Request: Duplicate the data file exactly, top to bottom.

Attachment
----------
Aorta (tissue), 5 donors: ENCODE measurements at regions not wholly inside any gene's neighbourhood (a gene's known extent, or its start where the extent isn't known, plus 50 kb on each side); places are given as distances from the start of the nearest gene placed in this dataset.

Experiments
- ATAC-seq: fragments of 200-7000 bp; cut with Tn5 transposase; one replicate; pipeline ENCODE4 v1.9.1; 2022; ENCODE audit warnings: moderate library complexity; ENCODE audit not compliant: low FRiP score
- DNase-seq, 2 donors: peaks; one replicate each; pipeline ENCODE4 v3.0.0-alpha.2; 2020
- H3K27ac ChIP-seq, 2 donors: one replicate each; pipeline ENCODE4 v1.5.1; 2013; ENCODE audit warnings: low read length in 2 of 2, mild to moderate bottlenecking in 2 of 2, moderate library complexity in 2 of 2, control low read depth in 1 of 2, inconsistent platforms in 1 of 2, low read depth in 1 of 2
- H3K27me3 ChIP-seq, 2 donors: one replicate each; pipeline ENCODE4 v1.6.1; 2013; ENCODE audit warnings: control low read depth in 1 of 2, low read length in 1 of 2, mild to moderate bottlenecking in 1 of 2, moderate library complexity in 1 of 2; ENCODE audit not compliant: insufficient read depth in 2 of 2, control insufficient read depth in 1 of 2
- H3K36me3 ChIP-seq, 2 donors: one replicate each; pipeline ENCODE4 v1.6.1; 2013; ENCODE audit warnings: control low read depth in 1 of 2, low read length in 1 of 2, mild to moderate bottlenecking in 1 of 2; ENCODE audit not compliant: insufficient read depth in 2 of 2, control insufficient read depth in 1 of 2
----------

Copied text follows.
Aorta (tissue), 5 donors: ENCODE measurements at regions not wholly inside any gene's neighbourhood (a gene's known extent, or its start where the extent isn't known, plus 50 kb on each side); places are given as distances from the start of the nearest gene placed in this dataset.

Experiments
- ATAC-seq: fragments of 200-7000 bp; cut with Tn5 transposase; one replicate; pipeline ENCODE4 v1.9.1; 2022; ENCODE audit warnings: moderate library complexity; ENCODE audit not compliant: low FRiP score
- DNase-seq, 2 donors: peaks; one replicate each; pipeline ENCODE4 v3.0.0-alpha.2; 2020
- H3K27ac ChIP-seq, 2 donors: one replicate each; pipeline ENCODE4 v1.5.1; 2013; ENCODE audit warnings: low read length in 2 of 2, mild to moderate bottlenecking in 2 of 2, moderate library complexity in 2 of 2, control low read depth in 1 of 2, inconsistent platforms in 1 of 2, low read depth in 1 of 2
- H3K27me3 ChIP-seq, 2 donors: one replicate each; pipeline ENCODE4 v1.6.1; 2013; ENCODE audit warnings: control low read depth in 1 of 2, low read length in 1 of 2, mild to moderate bottlenecking in 1 of 2, moderate library complexity in 1 of 2; ENCODE audit not compliant: insufficient read depth in 2 of 2, control insufficient read depth in 1 of 2
- H3K36me3 ChIP-seq, 2 donors: one replicate each; pipeline ENCODE4 v1.6.1; 2013; ENCODE audit warnings: control low read depth in 1 of 2, low read length in 1 of 2, mild to moderate bottlenecking in 1 of 2; ENCODE audit not compliant: insufficient read depth in 2 of 2, control insufficient read depth in 1 of 2